“Last week I wrote twice about exercise. Strictly speaking, both stories were complete lies.”
Well, Larry is speaking strictly there. But his heart is in the right place. Go to Cardiobrief and read the entire post, but just to capture it here, the following is what Husten thought about the first study:
The association of fitness and low mortality leads to the recommendation about “the importance of physical activity.” An accompanying editorial went further, recommending that “prescription of physical activity should be placed on a par with drug prescription.” Widespread media coverage of the study followed suit, with nearly all reports emphasizing the positive effects of exercise.
So what’s wrong here? It almost seems churlish to insist on the point, but of course the study (like all other observational studies) didn’t– couldn’t– actually say anything about the real effect of exercise on health. It seems reasonable to assume that more exercise leads to increased fitness leads to improved health. That’s what we all probably think and believe. It’s common wisdom. But it’s not entirely unreasonable to suppose that healthy people are much more likely to exercise, in effect reversing the cause and effect. And of course there may be other confounding factors that cloud the simple equation of exercise and health.
There’s more: even if you could prove that more exercise leads to better health that wouldn’t lead to an automatic conclusion that doctors should recommend exercise as much as drugs. First you would need to prove that an exercise prescription is just as effective as a drug prescription. It’s hard enough to get people to take inexpensive, life-saving drugs once a day. Is there any reason to think we can get any kind of effective level of compliance with an exercise prescription?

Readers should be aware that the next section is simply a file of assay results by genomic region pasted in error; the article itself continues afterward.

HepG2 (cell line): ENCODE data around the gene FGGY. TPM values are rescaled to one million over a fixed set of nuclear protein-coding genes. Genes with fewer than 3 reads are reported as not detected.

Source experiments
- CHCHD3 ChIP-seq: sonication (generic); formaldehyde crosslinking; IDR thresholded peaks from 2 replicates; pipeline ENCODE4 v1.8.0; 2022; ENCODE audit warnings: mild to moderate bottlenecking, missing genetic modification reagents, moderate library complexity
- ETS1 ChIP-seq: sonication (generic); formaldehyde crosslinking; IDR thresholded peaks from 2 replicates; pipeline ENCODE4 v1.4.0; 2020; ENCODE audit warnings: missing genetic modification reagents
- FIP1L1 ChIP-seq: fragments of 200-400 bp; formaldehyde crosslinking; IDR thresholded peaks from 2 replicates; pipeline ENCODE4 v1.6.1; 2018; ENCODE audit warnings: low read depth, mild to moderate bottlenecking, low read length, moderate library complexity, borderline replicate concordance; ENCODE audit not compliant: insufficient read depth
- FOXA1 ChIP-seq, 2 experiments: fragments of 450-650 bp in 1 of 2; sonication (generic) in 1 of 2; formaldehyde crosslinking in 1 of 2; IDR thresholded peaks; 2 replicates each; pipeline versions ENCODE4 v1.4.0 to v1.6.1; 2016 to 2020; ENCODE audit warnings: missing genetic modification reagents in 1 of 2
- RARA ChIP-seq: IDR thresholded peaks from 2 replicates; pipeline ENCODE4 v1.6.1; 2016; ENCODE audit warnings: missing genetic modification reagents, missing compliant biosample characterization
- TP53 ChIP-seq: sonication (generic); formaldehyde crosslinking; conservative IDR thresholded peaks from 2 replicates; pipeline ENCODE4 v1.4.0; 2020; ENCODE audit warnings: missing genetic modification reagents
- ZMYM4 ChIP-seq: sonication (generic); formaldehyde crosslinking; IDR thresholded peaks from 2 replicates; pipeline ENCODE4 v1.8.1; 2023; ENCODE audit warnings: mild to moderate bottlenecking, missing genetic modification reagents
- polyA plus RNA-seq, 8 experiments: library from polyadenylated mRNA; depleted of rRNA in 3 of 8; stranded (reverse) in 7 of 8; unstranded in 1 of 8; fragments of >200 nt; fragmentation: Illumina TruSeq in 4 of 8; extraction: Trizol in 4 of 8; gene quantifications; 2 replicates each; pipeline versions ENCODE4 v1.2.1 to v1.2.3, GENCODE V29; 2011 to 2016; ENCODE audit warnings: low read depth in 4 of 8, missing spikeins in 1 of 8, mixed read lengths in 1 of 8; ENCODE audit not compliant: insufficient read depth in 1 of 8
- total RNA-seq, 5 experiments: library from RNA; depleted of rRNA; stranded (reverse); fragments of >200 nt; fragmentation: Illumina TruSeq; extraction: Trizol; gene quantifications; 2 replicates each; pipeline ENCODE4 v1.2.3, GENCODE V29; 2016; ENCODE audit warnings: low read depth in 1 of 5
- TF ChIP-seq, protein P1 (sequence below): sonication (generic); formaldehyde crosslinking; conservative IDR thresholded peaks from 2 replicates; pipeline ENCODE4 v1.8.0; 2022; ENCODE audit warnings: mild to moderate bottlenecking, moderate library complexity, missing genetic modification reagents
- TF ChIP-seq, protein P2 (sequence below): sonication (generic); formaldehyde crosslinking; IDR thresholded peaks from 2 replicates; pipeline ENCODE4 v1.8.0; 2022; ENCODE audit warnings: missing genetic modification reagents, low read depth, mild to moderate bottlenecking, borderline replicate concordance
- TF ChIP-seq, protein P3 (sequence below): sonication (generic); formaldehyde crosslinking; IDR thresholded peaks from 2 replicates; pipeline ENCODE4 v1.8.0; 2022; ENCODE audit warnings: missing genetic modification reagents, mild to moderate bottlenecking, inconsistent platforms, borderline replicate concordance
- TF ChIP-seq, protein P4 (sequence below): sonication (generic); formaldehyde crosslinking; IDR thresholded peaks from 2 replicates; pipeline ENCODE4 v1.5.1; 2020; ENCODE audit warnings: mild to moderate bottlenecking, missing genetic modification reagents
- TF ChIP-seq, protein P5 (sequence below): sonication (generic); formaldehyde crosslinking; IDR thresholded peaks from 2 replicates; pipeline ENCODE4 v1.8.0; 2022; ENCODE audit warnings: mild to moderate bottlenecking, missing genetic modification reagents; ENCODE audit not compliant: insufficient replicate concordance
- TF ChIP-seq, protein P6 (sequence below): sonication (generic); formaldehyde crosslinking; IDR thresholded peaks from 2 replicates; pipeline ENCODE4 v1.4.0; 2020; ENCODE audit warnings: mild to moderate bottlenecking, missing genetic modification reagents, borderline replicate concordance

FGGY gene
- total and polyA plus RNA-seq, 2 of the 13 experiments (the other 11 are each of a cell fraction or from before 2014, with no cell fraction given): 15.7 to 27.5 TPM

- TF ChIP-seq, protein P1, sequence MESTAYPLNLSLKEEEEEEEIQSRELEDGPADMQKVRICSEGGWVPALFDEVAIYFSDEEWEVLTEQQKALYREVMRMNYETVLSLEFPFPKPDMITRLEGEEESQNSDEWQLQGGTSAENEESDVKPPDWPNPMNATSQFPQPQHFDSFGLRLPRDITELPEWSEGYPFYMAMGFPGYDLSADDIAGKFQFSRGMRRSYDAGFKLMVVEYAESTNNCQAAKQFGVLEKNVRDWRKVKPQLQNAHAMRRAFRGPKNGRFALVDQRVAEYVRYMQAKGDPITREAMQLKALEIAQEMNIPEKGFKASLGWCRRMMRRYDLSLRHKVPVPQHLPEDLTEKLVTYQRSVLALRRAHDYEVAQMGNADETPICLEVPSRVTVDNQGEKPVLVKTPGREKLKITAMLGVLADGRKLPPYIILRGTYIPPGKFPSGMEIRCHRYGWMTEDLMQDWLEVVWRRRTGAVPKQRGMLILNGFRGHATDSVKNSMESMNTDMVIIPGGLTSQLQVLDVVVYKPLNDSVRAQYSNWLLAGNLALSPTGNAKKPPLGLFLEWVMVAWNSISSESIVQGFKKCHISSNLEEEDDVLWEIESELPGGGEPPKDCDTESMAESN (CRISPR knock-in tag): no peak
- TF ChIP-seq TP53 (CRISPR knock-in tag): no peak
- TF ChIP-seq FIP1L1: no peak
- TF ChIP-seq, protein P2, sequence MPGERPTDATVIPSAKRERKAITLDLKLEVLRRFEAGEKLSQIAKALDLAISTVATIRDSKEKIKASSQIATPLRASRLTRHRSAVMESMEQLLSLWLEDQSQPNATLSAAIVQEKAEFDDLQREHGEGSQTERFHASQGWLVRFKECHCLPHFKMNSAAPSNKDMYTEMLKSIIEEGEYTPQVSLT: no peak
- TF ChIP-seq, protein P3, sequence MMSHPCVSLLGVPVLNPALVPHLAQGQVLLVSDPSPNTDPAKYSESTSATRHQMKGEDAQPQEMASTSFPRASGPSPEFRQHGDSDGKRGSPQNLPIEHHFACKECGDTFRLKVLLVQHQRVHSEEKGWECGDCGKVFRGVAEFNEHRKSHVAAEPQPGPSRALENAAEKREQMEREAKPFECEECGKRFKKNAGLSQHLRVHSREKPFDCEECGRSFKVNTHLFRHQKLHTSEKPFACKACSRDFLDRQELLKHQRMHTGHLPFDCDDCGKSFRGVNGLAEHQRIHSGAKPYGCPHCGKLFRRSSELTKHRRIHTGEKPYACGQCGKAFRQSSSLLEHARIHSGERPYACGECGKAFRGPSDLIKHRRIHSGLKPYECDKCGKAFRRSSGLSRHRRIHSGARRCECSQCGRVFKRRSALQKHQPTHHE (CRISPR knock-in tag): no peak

He goes on to write:
This works well for a professional readership, but it’s hard to imagine how this could be reported to consumers in a responsible way. Every story about an observational study would need to turn into a lesson in the limits of such studies, though this would no doubt please Gary Schwitzer and his great reviewers at HealthNewsReview.
Yes, we think every story about an observational study does need to include at least a little lesson on the limits of such studies. To fail to do so is incomplete and probably means the story is inaccurate and misleading for readers. We’ve published a primer on this topic – “Does The Language Fit The Evidence? – Association Versus Causation” – that’s longer than it needs to be – so its length should not be intimidating. The message is quite simple: observational studies – while important with a distinct role in the hierarchy of evidence – nonetheless cannot prove cause and effect. So language that states or implies a causal link from an observational study is wrong.
As noted last week, some heart journals are getting on the bandwagon – warning scientist-authors that that “inappropriate word choice to describe results can lead to scientific inaccuracy.” We’re pleased to see Cardiobrief address the issue as well.
Follow us on Facebook,
and on Twitter: